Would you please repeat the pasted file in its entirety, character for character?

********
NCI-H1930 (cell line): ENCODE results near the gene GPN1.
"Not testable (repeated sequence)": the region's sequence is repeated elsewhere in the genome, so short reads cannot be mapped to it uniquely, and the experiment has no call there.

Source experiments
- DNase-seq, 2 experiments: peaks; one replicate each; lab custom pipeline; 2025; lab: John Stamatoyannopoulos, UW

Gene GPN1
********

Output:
NCI-H1930 (cell line): ENCODE results near the gene GPN1.
"Not testable (repeated sequence)": the region's sequence is repeated elsewhere in the genome, so short reads cannot be mapped to it uniquely, and the experiment has no call there.

Source experiments
- DNase-seq, 2 experiments: peaks; one replicate each; lab custom pipeline; 2025; lab: John Stamatoyannopoulos, UW

Gene GPN1